To score both high and low adds extra complexity for just about the most minimal reward of this game. Anyone who should be making a high goal shooter will be able to shoot 2 pointers just as fast as cycling low.


The last couple of years have shown that defensive strategies change throughout the season and if defense becomes a factor this year (as I expect it will), it would not surprise me to see high goal shooters needing to spend time fending off the pesky defender bot between shots in the later weeks. This will slow down their shooting. If that same bot can either shoot high goals from the protected zone in front of the goal, or shoot low goals very rapidly from that same location, then they may be able to score more points. Plus, since the RP depends on balls scored rather than points, dumping 5 balls in very rapidly into the low goal rather than taking the time to line up for a high goal shot may get you the RP.

We’ll see. But I suspect that many shooters with adjustable hoods will include the ability the shoot low just in case they need it someday.

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Oh, sorry mate, I come from Indiana, we typically prefer an offense roll for our second picks. :stuck_out_tongue:

I would like to make an adjustment to my statement. I doubt to see anyone who has an additional mechanism build for scoring low instead of scoring high. Sure, one could aim there low bot shooter into the low goal.

I doubt to see many people having different mechanisms for high and low scoring. I would be very concerned with the additional work that would have to be done for that option, and it would go very much against the KISS principle. While there is some viable situations it possible could help with, I don’t see it being common place.

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The most interesting part of the 3 vs. 2 point goal is where is defence going to be the most effective? I believe that D this year is going to be most effective clogging up the single loading zone area… but if playing D in the loading zone area means I am giving up easy 3 point shots it might not be worth it. If I play D in the middle / scoring zone area to force teams to shoot from the trench zone and focus on 2 point goals that might be more effective because the single small loading zone area is going to cause enough chaos as it is already.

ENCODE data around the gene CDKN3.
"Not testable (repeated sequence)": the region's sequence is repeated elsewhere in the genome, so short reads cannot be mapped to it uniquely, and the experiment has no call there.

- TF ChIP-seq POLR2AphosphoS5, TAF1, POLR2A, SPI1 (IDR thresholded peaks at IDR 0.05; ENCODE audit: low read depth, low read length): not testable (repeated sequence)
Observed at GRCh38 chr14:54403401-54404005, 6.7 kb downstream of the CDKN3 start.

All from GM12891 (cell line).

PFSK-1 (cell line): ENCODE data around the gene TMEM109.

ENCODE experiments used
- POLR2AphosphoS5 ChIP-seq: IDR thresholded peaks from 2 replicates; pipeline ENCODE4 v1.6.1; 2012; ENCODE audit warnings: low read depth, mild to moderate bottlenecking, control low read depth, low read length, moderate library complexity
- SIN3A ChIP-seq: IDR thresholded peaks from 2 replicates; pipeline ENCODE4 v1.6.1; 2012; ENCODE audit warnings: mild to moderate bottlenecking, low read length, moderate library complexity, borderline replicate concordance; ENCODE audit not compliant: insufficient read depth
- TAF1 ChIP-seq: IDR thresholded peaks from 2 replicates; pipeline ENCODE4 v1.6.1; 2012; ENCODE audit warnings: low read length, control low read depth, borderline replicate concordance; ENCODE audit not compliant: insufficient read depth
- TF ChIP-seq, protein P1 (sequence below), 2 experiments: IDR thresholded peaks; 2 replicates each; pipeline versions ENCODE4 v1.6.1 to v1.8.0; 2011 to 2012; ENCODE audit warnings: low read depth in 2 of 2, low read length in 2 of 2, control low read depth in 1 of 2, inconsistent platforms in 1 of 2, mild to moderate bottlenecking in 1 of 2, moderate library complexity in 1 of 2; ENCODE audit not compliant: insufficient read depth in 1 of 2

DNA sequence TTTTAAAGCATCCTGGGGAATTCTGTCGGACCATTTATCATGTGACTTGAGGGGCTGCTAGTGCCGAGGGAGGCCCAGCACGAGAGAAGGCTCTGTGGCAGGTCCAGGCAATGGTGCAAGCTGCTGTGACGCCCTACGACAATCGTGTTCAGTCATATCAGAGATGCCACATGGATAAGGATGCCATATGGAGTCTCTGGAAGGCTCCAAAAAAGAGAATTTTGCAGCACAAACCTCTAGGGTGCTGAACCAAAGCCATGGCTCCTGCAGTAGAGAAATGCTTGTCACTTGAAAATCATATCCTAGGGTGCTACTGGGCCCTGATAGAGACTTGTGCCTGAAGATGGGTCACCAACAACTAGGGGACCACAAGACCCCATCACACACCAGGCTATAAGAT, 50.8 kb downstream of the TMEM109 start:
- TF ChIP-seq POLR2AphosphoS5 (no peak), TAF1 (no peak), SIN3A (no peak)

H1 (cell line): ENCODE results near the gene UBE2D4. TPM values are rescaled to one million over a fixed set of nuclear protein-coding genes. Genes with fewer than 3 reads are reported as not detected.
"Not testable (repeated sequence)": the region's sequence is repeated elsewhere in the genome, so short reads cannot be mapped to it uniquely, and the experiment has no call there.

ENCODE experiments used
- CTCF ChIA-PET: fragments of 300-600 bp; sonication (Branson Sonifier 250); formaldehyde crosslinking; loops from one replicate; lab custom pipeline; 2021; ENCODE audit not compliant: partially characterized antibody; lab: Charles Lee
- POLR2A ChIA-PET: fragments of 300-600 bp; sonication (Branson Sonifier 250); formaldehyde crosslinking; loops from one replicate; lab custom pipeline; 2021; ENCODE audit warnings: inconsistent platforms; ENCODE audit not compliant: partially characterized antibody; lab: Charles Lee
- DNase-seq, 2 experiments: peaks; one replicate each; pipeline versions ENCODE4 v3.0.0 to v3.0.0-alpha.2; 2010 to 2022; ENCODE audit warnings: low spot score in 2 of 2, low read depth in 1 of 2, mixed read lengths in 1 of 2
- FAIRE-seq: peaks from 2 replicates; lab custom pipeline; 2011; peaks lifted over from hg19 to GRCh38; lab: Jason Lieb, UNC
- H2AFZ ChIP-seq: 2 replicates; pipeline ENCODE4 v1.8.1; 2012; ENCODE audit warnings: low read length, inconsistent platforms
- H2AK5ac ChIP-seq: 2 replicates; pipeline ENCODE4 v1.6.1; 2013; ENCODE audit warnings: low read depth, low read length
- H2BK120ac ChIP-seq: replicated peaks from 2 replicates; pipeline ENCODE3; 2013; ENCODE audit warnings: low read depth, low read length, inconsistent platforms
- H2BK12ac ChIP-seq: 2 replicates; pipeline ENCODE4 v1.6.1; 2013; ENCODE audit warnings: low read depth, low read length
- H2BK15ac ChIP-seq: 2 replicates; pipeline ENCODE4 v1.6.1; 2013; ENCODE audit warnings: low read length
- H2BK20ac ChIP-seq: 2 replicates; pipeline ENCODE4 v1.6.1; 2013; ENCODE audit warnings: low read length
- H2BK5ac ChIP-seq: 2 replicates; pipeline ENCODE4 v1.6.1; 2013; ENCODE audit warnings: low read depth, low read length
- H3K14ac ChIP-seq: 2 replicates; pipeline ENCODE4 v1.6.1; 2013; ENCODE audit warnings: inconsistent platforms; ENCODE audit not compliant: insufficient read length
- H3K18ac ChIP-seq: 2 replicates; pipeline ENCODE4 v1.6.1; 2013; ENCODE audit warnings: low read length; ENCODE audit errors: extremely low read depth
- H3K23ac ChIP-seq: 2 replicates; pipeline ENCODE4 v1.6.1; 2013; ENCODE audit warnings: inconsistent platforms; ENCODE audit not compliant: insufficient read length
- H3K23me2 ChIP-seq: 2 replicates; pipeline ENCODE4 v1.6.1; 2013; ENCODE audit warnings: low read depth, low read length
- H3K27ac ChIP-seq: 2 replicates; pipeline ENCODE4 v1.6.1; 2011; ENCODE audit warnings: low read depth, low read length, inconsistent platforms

Excited to actually get robots on the field and test these theories!

It seems we all agree that shooting high is quicker on cycle times (most of the time).

Personally If line of sight is a concern then I recommend attaching a camera near your shooter and draw a square where the ball is most likely to go when shot (can be tested and tweaked) this will help manual aiming. Defense is gonna mess up your aiming even if you have vision software.

To answer the original post, I feel it is more rewarding to go high because I would rather take time to aim rather than to drive. But there are plenty of variables to consider. Stay away from complexity like high and low shooting, not worth it, pick one based on variables in a game.

Second bots usually are the best shooter or climber in these kinds of games (I was around during 2016)

Depends on if going for it is going to reward you with the best cycles your robot can get.

Unless it’s a Dropshot

Which loading zone area are you talking about? Are you saying that blue robots will play defense at the red loading station, at the opposite end of the field from the red goal?

I haven’t read all of the responses, but this is definitely a strategic question, and the correct answer for you depends greatly on your team’s capabilities and priorities. How do you value match points vs rank points? Are you planning to spend the time saved on a high goal shooter on a control panel manipulator or leveling climber? What portion of the 49 PC required for a Rank Point do you figure to score? Can your low goal scorer be turned into a feeder for an alliance robot designed to intake from the upper holes in the feeder station?